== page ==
A native of Chile, sometimes exported.
Eastern coast of North America and the Gulf Coast.
|Size||Extra Large or
|No. in a pint||less than 20||20–26||26–38||38–63||more than 63|
The original oyster of Europe. It is sometimes cultivated in North America, on both coasts.
|Weight in grams||40||50||60||75||90||100|
Imported from southern Japan (Nagasaki area) to the west Coast of North America.
The original West Coast oyster, almost wiped out by overfishing in the nineteenth century. Small.
Native to northern Japan (Miyagi prefecture) In 1919 a load of dead oysters from Japan was dumped in Samish Bay, Washington. Since an epidemic devastated the Portuguese oyster (Crassostrea angulata) between 1968 and 1972, Crassostrea gigas has become by far the most commonly cultivated oyster in France.
Reportedly exceptional individuals of this species have grown to 400 mm (15+ inches).
|less than 8||8–12||12–18||more than 18|
The French designate sizes of “huîtres creuse” by numbers:
|Weight in grams||30-45||46-65||66-85||86-110||111-150||>150|
another FAO factsheet
from the Global Invasive Species databank
In the sixteenth century, Portuguese merchant ships returning from Asia accidentally introduced an Asian oyster to Portugal. In 1868, a cargo of supposedly dead oysters was dumped in the estuary of the Gironde River. They flourished. Many suspect that Crassostrea angulata and Crassostrea gigas are the same species.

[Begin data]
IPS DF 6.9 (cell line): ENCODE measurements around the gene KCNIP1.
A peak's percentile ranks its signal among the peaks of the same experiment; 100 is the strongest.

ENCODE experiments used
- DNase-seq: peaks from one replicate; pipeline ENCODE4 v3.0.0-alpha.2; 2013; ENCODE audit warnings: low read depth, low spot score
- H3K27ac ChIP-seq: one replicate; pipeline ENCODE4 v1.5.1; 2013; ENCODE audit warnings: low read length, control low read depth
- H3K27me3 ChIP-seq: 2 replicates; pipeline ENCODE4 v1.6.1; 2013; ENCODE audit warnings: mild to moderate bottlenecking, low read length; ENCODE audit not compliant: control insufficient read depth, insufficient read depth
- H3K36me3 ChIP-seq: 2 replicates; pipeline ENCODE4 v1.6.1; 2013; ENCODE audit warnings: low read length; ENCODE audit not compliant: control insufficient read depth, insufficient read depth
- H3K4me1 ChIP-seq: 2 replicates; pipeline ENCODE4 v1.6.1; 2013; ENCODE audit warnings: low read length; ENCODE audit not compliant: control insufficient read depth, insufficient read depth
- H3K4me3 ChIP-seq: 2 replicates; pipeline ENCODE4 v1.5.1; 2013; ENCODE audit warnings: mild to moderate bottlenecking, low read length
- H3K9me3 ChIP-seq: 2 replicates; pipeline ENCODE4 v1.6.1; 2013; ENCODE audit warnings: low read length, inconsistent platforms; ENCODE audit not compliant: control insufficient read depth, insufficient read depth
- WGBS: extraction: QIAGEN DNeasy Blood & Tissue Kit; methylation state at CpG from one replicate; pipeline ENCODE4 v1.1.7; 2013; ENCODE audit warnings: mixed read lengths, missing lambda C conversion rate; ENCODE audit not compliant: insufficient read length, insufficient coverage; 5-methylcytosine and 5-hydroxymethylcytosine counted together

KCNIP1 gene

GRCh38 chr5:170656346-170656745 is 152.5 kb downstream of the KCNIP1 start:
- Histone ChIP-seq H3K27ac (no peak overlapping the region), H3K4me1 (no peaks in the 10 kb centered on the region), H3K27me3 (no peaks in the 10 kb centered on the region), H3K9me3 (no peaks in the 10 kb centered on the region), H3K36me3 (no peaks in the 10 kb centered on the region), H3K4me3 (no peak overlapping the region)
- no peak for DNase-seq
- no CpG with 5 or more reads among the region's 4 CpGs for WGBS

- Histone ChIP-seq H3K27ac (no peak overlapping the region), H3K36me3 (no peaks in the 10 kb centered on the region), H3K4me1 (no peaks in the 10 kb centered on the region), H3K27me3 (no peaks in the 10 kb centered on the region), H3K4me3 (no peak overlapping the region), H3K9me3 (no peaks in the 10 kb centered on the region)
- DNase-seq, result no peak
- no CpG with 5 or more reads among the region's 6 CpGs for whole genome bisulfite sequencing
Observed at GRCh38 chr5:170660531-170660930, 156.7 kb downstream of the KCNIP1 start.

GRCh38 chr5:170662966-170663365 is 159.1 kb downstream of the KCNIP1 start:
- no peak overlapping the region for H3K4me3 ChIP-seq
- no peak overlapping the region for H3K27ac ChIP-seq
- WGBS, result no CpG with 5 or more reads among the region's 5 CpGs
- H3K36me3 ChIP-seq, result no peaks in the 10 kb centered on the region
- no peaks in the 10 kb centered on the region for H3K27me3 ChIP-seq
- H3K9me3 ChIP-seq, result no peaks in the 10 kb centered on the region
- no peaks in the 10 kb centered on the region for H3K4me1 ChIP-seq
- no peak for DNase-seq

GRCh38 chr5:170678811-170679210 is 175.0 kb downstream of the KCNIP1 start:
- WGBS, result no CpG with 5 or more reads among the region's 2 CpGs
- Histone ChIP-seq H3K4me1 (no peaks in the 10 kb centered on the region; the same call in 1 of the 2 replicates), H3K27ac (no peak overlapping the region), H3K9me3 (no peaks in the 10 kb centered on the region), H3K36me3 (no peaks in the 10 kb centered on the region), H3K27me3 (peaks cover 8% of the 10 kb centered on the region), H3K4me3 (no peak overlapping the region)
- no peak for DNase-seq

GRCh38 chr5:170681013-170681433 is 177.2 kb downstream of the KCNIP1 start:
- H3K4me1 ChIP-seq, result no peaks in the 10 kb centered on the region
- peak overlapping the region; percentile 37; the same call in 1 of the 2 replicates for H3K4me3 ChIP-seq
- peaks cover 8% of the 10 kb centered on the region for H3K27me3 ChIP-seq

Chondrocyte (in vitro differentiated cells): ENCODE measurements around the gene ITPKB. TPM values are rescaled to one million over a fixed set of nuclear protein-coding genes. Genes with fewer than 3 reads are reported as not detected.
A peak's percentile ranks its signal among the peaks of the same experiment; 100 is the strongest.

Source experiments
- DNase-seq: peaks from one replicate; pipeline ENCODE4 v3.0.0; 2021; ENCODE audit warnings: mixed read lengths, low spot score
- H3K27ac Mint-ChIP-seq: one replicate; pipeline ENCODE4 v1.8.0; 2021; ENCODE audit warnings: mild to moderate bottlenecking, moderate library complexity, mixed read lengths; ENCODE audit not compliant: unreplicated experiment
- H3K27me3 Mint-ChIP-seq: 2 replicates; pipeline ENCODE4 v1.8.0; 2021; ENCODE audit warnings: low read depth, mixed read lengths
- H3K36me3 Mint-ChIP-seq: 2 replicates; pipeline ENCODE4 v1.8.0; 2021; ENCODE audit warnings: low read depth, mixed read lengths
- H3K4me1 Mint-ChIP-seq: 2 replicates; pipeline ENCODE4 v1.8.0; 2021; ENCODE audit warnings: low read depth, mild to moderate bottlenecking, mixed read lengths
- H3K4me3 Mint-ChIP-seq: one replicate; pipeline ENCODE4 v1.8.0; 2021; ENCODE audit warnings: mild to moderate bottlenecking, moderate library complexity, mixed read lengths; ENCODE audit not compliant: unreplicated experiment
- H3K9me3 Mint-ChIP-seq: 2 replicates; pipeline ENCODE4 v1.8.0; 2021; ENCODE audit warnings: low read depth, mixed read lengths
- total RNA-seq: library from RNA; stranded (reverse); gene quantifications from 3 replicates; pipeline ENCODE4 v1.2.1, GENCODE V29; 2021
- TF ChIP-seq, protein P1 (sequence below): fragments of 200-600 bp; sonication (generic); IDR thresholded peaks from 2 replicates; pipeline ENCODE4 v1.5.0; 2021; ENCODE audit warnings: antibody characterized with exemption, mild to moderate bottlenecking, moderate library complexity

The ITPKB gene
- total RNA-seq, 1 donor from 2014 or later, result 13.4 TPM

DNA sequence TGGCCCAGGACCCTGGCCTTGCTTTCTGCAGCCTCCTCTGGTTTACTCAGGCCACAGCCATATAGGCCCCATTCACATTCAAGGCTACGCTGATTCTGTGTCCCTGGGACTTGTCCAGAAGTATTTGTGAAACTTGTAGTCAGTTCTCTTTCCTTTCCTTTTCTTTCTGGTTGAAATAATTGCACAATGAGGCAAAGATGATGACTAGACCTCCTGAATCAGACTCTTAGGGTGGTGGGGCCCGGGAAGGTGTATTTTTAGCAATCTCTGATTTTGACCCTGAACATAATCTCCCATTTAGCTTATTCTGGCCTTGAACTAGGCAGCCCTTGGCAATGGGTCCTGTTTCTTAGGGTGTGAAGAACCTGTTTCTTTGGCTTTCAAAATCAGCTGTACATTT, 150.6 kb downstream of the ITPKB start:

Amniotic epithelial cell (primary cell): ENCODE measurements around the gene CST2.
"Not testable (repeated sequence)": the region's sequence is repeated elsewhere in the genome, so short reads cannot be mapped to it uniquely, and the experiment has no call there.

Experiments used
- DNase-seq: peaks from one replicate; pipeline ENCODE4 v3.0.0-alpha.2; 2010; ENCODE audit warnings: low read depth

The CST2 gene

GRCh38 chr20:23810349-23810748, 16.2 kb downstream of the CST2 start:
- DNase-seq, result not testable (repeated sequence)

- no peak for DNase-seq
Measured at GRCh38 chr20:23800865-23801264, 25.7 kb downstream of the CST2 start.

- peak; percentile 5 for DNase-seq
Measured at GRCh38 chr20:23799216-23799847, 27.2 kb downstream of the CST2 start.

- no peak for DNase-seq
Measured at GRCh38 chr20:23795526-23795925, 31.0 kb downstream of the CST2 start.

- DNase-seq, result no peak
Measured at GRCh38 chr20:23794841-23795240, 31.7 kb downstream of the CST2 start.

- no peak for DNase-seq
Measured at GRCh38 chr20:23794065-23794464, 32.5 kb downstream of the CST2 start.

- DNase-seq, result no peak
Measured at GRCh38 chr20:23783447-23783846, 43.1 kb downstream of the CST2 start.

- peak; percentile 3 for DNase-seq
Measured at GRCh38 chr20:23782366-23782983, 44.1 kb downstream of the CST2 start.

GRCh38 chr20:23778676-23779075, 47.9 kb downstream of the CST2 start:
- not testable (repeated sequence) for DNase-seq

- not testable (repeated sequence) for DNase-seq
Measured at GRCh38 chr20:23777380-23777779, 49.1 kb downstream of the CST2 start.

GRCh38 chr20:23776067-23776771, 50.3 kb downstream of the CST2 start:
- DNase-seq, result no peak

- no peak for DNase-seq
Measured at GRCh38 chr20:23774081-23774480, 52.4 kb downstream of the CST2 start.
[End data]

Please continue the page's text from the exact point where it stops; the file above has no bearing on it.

Native to China.
Data gathered by NOAA and the U.S. Dept. of Commerce to support consideration of the introduction of this species in the Chesapeake Bay. Links and a bibliography.
Native to New South Wales. Formerly called Saccostrea commercialis (Iredale and Roughley 1933). Australian species code: 00 653001.
Courtesy Dépsrtement Charente-Maritime
Claires are shallow salt water ponds
Huîtres Fines de Claires -- at least 3 weeks in the claires at a maximum density of about 20 oysters per square meter.
Huîtres Spéciales de Claires -- about 2 to 4 months in the claires at a density of 5 to 10 oysters per square meter.
bien en chair
bien en eau
The Oysters of Locmariaquer.
Pantheon Books, 1964.
Allan Ovenden Collard.
The oyster and dredgers of Whitstable... published with the sanction of the Whitstable Oyster Fishery Company.
London: Joseph Collard, 1902.
A Geography of Oysters. The Connoisseur's Guide to Oyster Eating in North America.
The Big Oyster: History on the Half Shell.
Ballantine Books, c 2006.
John R. Philpots.
Oysters, and all about them. A complete history of the titular subject, exhaustive on all points of necessary and curious information from the earliest writers to those of the present time, with numerous additions, facts, and notes. 2 volumes.
London: John Richardson and Co., 1890-1891.
Copyright © 2000 Sizes, Inc. All rights reserved.
Last revised: 9 October 2003.